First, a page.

I remembered at 8am that it was crazy hair day for Chase.
8am is crazy. I get him up, dressed, fed, and lunch packed in 35 minutes.
There’s no time for extras.
But I pulled some ninja shit and got him taken care of.
The last thing I was thinking about was my black and white and grateful challenges, or my blog, or anything but the here and now. It was go, go, go from that moment forward.
As I drove down the road to cash my petty cash check for work and knock out a couple things on my to do list, an alarm on my phone sounded.
Ahhh, I’d been smart and set a reminder.
Yes, I’m that person that sets reminders for silly things like Facebook photo challenges. Judge away.
In this photo I’m at the bank waiting for the teller to cash the check so I can go get office supplies. The alarm actually sounded while I was driving, however.
Today, I’m grateful for having a vehicle and a license.
You’ve read some of my posts (or maybe you haven’t) and know that I drove for a long time without a license.
Not some of my smarter years. That went on for like three or four years, seriously. I had a learners permit. But very rarely did I have someone over the age of 21 with me with a license. I could justify it a couple different ways. What it came down to was excuses because I was scared I would fail the exam. I was scared of the unknown. I was scared of the unknown, but not scared to lose my license before I even got it.
And I claim to be an intelligent woman. Ha!
And seriously. Everyone knew I didn’t have a license but someone signed for a car for me, and when I got that repoed, lots of my friends let me borrow their cars and let me drive them.
Yeah, I was really doing a good job at adulting. You don’t gotta tell me!
So that all came to a hault when Matt was born. Responsibility seemed to suddenly be ingrained in me with his birth.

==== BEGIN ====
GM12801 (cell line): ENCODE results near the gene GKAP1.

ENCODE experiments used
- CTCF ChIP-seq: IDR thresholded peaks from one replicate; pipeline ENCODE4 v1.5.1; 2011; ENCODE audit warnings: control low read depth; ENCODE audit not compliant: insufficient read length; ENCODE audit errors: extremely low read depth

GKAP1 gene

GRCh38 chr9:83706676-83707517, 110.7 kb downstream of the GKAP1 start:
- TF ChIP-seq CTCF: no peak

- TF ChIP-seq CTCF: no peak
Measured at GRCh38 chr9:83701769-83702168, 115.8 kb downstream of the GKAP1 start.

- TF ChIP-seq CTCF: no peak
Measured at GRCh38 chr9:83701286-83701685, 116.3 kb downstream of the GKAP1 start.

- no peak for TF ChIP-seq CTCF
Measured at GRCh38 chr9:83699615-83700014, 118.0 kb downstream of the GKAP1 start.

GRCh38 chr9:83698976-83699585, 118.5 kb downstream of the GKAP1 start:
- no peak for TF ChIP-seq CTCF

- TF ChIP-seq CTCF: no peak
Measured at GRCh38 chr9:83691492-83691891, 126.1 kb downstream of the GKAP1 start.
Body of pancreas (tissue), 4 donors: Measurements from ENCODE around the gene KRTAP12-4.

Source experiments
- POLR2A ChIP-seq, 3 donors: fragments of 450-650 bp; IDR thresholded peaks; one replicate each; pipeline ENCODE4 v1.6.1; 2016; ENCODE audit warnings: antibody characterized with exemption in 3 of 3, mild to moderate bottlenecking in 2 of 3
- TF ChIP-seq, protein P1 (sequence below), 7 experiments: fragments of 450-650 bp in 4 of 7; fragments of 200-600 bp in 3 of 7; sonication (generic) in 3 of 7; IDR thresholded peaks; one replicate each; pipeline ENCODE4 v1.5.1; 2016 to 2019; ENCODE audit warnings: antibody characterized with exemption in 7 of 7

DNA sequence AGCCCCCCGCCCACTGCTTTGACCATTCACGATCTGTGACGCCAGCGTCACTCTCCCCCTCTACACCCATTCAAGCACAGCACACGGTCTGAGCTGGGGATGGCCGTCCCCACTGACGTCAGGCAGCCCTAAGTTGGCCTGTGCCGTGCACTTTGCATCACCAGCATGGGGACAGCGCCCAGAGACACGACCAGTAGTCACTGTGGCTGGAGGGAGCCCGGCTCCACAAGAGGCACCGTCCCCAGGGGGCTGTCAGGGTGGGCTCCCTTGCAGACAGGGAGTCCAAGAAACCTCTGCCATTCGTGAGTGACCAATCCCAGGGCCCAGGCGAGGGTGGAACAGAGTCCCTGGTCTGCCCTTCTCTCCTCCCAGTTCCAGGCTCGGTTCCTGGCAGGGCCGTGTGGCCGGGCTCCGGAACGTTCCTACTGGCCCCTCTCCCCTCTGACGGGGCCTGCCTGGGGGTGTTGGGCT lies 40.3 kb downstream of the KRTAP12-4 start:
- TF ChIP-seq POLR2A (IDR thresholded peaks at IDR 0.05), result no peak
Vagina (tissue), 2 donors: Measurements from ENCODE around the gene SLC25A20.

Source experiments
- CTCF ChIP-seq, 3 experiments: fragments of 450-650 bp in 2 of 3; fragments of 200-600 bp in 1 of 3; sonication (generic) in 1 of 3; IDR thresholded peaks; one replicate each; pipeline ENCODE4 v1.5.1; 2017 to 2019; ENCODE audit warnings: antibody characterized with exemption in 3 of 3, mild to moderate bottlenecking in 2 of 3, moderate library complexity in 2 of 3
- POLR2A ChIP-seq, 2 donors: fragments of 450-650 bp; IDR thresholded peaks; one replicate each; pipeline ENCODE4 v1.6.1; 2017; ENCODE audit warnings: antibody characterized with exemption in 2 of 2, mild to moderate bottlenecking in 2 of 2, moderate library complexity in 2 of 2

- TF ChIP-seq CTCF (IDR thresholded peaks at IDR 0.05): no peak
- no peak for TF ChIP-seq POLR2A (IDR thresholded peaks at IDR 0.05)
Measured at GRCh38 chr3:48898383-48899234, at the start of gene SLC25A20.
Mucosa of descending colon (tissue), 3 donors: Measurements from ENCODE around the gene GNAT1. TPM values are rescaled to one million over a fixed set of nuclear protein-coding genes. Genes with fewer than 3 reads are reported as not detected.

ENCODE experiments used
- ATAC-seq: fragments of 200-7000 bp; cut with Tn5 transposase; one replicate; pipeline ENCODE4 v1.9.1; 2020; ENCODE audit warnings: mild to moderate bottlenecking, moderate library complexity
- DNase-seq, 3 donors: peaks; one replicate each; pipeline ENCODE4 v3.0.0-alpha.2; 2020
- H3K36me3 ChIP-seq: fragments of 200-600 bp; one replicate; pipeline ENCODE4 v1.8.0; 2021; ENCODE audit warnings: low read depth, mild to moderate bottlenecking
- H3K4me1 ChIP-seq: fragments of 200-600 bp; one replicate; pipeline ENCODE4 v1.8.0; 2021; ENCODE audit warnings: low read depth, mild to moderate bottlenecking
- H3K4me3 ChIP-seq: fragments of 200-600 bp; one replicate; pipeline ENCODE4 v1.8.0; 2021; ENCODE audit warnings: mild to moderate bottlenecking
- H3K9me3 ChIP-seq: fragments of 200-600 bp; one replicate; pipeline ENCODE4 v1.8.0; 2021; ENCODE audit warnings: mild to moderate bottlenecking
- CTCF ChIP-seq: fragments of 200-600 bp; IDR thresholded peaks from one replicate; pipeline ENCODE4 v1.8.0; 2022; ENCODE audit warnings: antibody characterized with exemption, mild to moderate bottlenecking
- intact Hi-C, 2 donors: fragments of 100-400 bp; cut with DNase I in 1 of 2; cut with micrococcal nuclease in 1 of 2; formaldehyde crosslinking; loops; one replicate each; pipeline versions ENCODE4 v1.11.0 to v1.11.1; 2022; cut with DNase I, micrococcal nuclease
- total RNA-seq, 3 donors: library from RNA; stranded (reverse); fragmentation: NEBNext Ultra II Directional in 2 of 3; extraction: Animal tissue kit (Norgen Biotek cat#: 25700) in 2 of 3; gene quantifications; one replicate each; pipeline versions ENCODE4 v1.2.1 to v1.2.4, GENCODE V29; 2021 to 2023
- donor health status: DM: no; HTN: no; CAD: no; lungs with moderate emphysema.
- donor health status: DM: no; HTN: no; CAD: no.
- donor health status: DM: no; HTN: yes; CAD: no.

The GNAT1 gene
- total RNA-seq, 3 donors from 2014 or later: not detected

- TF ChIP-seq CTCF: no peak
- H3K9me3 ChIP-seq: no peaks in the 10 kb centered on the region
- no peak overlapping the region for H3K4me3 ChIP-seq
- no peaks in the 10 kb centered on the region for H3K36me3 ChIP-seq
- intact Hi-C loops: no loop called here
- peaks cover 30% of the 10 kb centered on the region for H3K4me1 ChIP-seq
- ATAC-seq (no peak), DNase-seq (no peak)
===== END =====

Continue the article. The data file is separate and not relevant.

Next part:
I still didn’t get my license til I was 24 though.
When Matt’s dad and I went our separate ways in a less than amicable split, I found myself walking to work and bumming rides from coworkers to pick Matt up from daycare. Public transportation scared me, and taxis were expensive on a food service budget. This shit was not gonna cut it. I was still scared of the unknown. I was still scared of failing. But what I was more scared of failing at was raising my son. I could have continued to lean on his dad to get me around town, but I didn’t want to. I wanted to be free of him, and the only way to do that was become as independant as possible. So with the help and encouragement of some coworkers, I took my driving test. And I did fail it the first time. Parallel parking isn’t a strong point of mine, and doing it with a cop sitting next to me was scary as hell.
The second time around, I should have failed for the same reason. But when I hit that cone and tears welled in my eyes, the officer looked at me and quietly guided me out of the testing zone and on to the street.
“Lets go through the rest of the test and come back to this,” he suggested. “You’re just nervous.” And then as I drove, “You’re a good driver.” He said.
“I just can’t parallel park,” I responded, disappointed in myself.
“We’ll get through it,” he assured me. “Why don’t you have your license yet, anyway?” And so I told him about the circumstances that had led me to be a 24 year old with no license.
And that kind man taught me how to parallel park, and gave me my license.
When I tell you that I have been blessed in this crazy, fucked up life of mine, I do not say it lightly. He did me a helluva kindness that day, and changed my life for the better. And not just mine. Mine and my child’s.
I had to wait until taxes to get a vehicle, and bought a car from Matt’s dad. Which technically I had already bought once since it was our combined income tax check the year before that had bought it initially, but you do what you have to do. Christine had shot suspension and drank a quart of transmission fluid every two weeks, but she was my first legal vehicle and got us from point A to B and back again.
Once upon a time I walked everywhere. Once upon a time I had to bank and shop and work within a couple miles of where I lived because I couldn’t drive, and had a baby to contend with. I couldn’t accept a higher position in the company, or find a better job, because I couldn’t do any driving that the jobs may require. The license that was granted to me started my journey to a much better life for me and my children, and I am eternally thankful to the gentleman who took the time to listen to and understand me, and gave me this gift of independence. Its a plastic card with a horrible picture that has given me the world.